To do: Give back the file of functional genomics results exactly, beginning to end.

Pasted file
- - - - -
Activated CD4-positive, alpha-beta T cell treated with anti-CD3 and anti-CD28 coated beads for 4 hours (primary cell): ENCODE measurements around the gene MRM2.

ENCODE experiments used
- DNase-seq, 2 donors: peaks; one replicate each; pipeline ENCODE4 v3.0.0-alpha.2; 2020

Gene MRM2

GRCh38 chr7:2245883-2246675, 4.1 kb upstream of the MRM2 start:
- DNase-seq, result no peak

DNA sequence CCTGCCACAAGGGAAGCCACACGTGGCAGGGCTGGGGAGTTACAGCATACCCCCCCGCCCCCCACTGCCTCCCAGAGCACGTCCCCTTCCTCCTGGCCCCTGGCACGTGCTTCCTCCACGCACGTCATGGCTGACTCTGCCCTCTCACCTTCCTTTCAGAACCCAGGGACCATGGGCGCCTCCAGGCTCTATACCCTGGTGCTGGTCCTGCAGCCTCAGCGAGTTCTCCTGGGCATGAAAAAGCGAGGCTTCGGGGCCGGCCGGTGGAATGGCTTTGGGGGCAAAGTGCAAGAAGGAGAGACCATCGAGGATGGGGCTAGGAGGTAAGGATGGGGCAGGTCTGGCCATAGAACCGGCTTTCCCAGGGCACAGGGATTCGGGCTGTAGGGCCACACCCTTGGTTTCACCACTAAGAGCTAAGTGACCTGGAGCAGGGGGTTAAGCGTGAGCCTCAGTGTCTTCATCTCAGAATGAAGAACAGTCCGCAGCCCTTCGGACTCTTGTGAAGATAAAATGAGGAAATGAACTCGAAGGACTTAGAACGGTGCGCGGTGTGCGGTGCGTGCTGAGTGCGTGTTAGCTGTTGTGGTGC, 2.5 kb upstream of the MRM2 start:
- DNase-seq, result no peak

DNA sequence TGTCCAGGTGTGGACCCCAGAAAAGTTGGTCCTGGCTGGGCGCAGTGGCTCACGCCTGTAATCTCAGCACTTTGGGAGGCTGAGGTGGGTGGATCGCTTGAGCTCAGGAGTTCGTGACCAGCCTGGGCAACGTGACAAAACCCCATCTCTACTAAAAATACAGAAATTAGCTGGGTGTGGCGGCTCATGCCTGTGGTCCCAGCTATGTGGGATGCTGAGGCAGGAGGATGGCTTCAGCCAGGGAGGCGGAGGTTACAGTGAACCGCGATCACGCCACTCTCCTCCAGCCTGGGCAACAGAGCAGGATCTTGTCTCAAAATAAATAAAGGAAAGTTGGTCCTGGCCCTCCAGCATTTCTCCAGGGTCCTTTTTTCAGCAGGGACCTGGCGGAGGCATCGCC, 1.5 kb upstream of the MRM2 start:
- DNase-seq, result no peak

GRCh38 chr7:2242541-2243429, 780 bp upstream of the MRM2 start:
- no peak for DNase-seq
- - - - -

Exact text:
Activated CD4-positive, alpha-beta T cell treated with anti-CD3 and anti-CD28 coated beads for 4 hours (primary cell): ENCODE measurements around the gene MRM2.

ENCODE experiments used
- DNase-seq, 2 donors: peaks; one replicate each; pipeline ENCODE4 v3.0.0-alpha.2; 2020

Gene MRM2

GRCh38 chr7:2245883-2246675, 4.1 kb upstream of the MRM2 start:
- DNase-seq, result no peak

DNA sequence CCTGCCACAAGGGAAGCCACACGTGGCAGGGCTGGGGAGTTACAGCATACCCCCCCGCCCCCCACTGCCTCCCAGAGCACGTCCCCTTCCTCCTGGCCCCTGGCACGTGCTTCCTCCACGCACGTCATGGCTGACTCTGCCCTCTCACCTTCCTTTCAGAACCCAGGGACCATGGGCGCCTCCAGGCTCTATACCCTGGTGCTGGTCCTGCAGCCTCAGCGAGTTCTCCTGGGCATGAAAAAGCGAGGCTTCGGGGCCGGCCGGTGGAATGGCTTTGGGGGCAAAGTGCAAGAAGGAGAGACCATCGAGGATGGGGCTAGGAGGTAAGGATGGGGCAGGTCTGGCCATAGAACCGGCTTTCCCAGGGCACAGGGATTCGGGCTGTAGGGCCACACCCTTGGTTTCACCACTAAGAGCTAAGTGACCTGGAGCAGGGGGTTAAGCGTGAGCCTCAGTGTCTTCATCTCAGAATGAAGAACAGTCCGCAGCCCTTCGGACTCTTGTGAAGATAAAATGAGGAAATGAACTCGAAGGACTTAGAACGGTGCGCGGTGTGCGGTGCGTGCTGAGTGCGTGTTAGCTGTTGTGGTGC, 2.5 kb upstream of the MRM2 start:
- DNase-seq, result no peak

DNA sequence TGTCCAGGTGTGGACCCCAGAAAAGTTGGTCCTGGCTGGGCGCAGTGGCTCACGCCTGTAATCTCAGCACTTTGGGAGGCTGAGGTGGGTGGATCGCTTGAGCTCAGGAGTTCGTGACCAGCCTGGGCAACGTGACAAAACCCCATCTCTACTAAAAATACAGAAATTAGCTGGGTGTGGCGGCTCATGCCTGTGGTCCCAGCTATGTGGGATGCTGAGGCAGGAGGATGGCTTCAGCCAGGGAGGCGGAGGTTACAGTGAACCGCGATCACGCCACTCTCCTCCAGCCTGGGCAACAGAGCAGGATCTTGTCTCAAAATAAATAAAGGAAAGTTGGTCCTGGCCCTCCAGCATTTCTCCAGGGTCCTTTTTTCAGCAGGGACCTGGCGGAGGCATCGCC, 1.5 kb upstream of the MRM2 start:
- DNase-seq, result no peak

GRCh38 chr7:2242541-2243429, 780 bp upstream of the MRM2 start:
- no peak for DNase-seq